On the eve of the ballot, Khajimba said in an interview with the Russian portal that his first task would be personnel issues.


Just days before the vote, all four candidates had signed a pledge to form a new coalition government comprising "professionals" proposed by political parties and from among the four candidates' supporters. How that pledge can be reconciled with the fact that Khajimba has reportedly already chosen candidates for various key positions (including Party of Economic Development Chairman Beslan Butba as prime minister) is not clear. It does, however, suggest that Kishmaria may retain the post of defense minister that he has held for the past seven years.

Abkhazia's foreign-policy priorities will not change in the wake of the election. Regarded as the most pro-Russian of the four candidates, Khajimba has made clear that he favors negotiating a new treaty with the Russian Federation that would include the possibility of Abkhazia concluding an association agreement with, if not becoming a member of, the Eurasian Economic Union. He told "Izvestia" that treaty will be signed by the end of the year.

Khajimba also takes a tough line on relations with Georgia, affirming that "any attempts to try to persuade Abkhazia to become part of Georgia are senseless." At the same time, he told "Izvestia" Abkhazia would welcome the reopening of the railway running across its territory that links southern Russia with Georgia and Armenia.

Arguably the most daunting problem Khajimba and his team faces is the republic's moribund economy. In the six years since Moscow formally recognized Abkhazia's independence, millions of rubles' worth of subsidies have either been misspent or disappeared: Khajimba told "Izvestia" that the prosecutor's office is investigating how and why.

The task of reviving the economy (largely dependent on seasonal tourism) and reducing unemployment (currently at 70 percent) is all the more problematic insofar as the Russian leadership plans to slash subsidies by 80 percent and instead offer low-interest credits, while insisting that the Abkhaz leadership act independently to attract badly needed investment.

But that too is unlikely to be easy, especially in light of Abkhazia's ambiguous geopolitical status: its independence is formally recognized only by Russia and a handful of other states. The Russian daily "Nezavisimaya gazeta" quoted expert Sergei Markov as pointing out that at present there are only a handful of Turkish and European businessmen active in Abkhazia. Khajimba's expression of support on August 25 for Ukraine's separatist Donetsk People's Republic is hardly likely to enhance Abkhazia's attractiveness even to the most imaginative and least risk-averse international entrepreneurs. (That expression of support may in fact be linked to hopes that an unnamed Indian investor who has reportedly expressed interest in reviving the coal-mining industry in Khajimba's native Tkuarchal district will succeed in his plans to purchase the necessary equipment in Donetsk.)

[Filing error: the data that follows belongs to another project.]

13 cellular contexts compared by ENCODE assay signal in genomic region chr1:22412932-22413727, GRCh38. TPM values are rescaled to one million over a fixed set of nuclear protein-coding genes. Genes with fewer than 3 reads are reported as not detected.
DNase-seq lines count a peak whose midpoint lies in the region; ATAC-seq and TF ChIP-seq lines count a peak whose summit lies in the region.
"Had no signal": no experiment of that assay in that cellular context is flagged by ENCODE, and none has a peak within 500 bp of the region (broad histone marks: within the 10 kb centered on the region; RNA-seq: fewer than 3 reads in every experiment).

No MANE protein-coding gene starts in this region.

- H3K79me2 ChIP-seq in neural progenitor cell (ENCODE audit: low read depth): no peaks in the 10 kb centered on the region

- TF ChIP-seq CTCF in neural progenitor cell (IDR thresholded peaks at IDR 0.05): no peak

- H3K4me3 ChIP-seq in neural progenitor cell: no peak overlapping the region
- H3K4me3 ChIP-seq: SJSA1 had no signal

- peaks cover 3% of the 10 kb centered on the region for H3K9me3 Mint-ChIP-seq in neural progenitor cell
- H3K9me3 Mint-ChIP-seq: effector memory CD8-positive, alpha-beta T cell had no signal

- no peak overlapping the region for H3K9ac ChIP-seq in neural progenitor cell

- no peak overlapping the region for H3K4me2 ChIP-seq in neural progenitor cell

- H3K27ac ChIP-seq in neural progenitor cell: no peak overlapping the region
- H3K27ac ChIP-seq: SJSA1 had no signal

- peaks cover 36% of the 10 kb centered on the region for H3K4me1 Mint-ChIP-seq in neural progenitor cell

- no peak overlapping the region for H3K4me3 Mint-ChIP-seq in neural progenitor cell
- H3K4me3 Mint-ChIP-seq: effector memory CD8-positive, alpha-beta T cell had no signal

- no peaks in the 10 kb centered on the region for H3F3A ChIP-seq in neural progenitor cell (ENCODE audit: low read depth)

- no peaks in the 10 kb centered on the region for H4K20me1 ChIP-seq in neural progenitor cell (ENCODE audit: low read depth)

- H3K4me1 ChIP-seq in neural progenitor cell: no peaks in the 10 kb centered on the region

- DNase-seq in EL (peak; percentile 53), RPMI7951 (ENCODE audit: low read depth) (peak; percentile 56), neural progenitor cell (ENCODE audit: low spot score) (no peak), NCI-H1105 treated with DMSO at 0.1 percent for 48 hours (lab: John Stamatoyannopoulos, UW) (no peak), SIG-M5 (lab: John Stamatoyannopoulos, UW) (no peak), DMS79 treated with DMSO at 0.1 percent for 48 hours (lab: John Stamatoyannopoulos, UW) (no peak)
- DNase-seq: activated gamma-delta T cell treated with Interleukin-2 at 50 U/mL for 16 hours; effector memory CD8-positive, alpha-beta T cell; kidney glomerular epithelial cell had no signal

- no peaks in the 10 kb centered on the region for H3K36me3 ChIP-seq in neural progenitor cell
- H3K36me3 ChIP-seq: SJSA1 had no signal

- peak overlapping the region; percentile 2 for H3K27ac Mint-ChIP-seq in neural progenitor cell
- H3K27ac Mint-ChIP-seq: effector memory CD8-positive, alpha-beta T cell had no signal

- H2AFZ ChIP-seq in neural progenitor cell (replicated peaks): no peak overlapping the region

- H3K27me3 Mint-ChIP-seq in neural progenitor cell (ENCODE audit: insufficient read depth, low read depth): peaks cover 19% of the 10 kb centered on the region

Even Russian businessmen may be deterred from investing in Abkhazia, at least in agriculture and tourism, by the current legislation that prohibits them from buying or owning land there. 

-- Liz Fuller


Abkhazia Braces For Tumultuous Presidential Vote

One of the leaders of the Abkhaz opposition, Raul Khajimba (left), looks the most likely victor, especially after receiving the backing of actingPresident Valery Bganba (right).

On August 24, the 132,861 registered voters in Georgia's breakaway Republic of Abkhazia will elect a new president to succeed Aleksandr Ankvab, who stepped down in early June, five days after protesters mobilized by the opposition Coordinating Council stormed the presidential administration building

The outcome of the ballot is too close to predict, although the most recent in a series of weekly opinion polls suggests that longtime opposition leader and Coordinating Council head Raul Khajimba, who is running for the fourth time, might just receive the 50 percent-plus-one vote required for a first-round victory.

The election campaign has been tense, turbulent, and controversial, despite what Russian analyst Alla Yazkova termed the widespread perception of Abkhazia as "a fortress under siege." On August 20, Central Election Commission Chairman Batal Tabagua escaped injury when someone tossed an explosive device into the courtyard of his home in Sukhumi. It is not clear whether there is any connection between that incident and the systematic official disenfranchisement of some 22,800 Georgian residents of Abkhazia's Gali, Tkuarchal, and Ochamchira districts who are deemed to have been granted Abkhaz citizenship in violation of the law.

A public expression of support for Khajimba's candidacy by the acting president and parliament speaker, Valery Bganba, and 19 other parliament members was denounced by a rival candidate and members of the Public Chamber as a violation of the constitution and/or the election law.

Of the five men who officially sought to register as candidates, four were successful. The fifth, former Deputy Prime Minister Beslan Eshba, failed the mandatory examination to assess his fluency in the Abkhaz language. 

The four registered candidates, all of them with a background in the military, police, or security forces, are